With adspend so flat in the US during the past two years, one area stands out for bucking the trend. Marketing to parents has grown as if it were occupying an alternative universe where the recession, the war and the 11 September attacks never happened. Media targeting parents has experienced double-digit, multimillion-dollar growth.
Take Parents magazine. In 2002, it took $151 million in ad revenue, according to TNS Media Intelligence/CMR. In 2001, it saw $130 million, which was up from $122 million in 1999.
Parents, owned by Gruner & Jahr, is not alone. Parenting, owned by Time Inc, went from $96 million in 1999 to $133 million in 2002; and American Baby, owned by Meredith Corp, went from $55 million in 1999 to $88 million last year. And spend across all the parent-oriented titles rocketed from $399 million in 1999 to $576 million in 2002.
At the same time, the category itself got thicker. Three years ago, CMR tracked only seven parenting titles. An internet search this year reveals 14 such titles, including such obscurata as Epregnancy, Fit Pregnancy and Baby Talk.
To put the scale of the business in perspective, consider that the top men's magazine in the US is Dennis Publishing's Maxim, a category killer with a circulation of about 2.5 million, which generated $30 million in paid-copy revenue last year. But the headline-grabbing Maxim is eclipsed by the rarely talked-about Family Circle, owned by G&J, which generated $62 million from its circulation in the same period. While Maxim drew in $179 million in ad dollars last year, its elder-and-better went to the bank with $253 million.
Over the same gloomy period that saw ad executives selling their beach houses, a cottage industry of parent-marketing consultancies has grown up to advise clients and agencies on how to reach moms and dads. Those shops include Forty Weeks, based in Washington DC, and BSM Media in Fort Lauderdale, Florida.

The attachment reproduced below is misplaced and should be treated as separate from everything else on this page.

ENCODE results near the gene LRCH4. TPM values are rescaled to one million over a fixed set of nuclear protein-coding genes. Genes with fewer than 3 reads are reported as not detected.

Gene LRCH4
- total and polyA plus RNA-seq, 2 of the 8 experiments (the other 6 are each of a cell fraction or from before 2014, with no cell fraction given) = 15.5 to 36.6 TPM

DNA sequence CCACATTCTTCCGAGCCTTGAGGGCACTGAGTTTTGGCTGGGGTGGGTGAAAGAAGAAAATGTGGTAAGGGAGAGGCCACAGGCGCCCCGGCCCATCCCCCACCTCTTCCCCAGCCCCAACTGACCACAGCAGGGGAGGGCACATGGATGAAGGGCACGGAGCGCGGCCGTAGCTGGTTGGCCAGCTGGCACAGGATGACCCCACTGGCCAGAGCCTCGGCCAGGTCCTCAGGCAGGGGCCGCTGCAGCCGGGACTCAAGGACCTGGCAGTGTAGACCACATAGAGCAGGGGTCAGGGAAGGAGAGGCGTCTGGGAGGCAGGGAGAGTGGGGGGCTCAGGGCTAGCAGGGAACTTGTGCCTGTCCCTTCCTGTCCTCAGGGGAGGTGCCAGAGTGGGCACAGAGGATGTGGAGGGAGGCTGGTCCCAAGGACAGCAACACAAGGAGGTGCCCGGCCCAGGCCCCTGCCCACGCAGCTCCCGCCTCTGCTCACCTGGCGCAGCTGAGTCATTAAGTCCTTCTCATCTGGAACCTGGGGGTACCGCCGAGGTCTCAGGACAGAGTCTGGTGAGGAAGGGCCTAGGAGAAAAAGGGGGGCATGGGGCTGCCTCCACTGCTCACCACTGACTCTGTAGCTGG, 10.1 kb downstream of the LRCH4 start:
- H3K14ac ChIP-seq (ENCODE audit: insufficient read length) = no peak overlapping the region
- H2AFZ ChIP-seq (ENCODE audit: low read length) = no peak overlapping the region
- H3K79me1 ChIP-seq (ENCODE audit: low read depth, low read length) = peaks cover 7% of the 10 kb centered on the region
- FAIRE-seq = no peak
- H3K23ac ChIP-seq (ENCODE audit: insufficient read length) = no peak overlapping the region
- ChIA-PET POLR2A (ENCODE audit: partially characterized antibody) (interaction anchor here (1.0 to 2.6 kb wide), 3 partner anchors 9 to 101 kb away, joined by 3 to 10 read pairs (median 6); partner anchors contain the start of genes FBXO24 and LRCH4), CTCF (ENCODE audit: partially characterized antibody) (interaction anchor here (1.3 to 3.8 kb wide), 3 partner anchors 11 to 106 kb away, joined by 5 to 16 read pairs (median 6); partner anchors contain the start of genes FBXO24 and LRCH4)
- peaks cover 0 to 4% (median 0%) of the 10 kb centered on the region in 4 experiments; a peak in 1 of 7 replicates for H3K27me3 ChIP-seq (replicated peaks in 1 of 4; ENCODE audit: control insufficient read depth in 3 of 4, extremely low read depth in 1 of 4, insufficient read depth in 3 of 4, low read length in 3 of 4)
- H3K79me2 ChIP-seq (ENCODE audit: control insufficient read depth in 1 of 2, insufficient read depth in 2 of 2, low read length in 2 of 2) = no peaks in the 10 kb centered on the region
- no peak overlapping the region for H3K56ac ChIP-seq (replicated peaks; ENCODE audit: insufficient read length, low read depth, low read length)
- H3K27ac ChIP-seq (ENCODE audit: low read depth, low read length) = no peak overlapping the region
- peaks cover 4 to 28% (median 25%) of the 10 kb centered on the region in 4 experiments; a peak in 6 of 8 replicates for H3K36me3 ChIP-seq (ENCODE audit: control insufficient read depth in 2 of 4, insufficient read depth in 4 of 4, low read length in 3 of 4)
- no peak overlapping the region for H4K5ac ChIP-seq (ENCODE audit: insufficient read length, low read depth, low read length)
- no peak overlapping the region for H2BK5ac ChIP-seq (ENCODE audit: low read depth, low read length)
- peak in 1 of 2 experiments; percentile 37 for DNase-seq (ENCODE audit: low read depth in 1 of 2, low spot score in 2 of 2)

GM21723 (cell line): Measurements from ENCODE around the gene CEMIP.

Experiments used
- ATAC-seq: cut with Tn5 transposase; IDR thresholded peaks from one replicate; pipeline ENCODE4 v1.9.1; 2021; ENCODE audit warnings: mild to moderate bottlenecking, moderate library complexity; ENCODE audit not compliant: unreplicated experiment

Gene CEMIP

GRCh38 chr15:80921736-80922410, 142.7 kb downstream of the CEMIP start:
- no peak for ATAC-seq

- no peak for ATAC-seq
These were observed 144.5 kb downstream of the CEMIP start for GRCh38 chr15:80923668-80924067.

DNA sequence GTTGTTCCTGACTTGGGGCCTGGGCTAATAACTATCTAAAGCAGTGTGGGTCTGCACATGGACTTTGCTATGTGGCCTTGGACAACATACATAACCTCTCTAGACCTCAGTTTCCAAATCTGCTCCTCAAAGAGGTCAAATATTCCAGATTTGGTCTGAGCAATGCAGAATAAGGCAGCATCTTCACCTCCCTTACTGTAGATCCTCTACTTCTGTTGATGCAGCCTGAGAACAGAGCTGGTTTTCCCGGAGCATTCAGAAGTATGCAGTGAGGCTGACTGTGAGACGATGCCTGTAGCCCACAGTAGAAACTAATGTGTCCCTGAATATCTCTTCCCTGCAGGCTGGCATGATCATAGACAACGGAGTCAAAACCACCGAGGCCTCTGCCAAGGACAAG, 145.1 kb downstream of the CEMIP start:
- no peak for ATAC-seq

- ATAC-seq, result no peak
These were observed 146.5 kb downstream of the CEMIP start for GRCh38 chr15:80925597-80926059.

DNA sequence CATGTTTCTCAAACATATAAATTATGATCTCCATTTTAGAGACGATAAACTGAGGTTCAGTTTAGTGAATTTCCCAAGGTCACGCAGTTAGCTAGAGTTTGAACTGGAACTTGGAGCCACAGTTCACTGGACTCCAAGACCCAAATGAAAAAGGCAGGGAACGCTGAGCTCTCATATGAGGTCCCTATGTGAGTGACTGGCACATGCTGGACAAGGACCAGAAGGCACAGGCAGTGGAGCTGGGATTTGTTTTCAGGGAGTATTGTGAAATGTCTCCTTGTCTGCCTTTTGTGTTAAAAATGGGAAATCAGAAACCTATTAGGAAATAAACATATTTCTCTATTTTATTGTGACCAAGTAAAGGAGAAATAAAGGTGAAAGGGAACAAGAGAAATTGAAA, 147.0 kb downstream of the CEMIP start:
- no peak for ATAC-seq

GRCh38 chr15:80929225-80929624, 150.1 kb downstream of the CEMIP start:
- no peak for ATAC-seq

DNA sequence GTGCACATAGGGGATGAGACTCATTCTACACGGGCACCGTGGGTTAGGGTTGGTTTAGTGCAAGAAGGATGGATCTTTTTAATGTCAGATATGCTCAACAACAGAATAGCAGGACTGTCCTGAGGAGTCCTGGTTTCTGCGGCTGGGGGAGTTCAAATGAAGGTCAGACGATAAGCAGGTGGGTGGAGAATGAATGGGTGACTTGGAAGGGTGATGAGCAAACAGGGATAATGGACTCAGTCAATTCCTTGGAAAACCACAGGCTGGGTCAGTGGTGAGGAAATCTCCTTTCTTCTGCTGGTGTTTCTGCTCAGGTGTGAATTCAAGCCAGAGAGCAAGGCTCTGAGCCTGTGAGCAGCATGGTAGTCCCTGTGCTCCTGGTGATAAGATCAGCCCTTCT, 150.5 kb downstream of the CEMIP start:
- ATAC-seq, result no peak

On first impression, such shops seem folksy and microscopic - the kind of tiny businesses that are forever blinking on and off the US ad radar.
Forty Weeks, for instance, also sells its own lavender and chamomile pregnancy knick-knacks. And when you call the contact number for BSM, you get straight through to its chief executive, Maria Bailey.
But don't ignore them. BSM's client list includes Microsoft, Burger King, PricewaterhouseCoopers and Office Depot, and Forty Weeks has advised Showing magazine and Pregnancy & Baby magazine.
American mothers spend $1.7 trillion a year in the US, according to Bailey, who culled that statistic from the US Department of Agriculture, the federal agency that records consumer spending.
"Sixty per cent of car-buying decisions were made by the female in the house, even if they're buying a truck," Bailey says. "Office Depot has recently realised that 70 per cent of their customers are women. If you really look at who buys the most stuff, the lowest-hanging fruit are working mothers because many of them are small-business owners. And they are the CEOs of their home."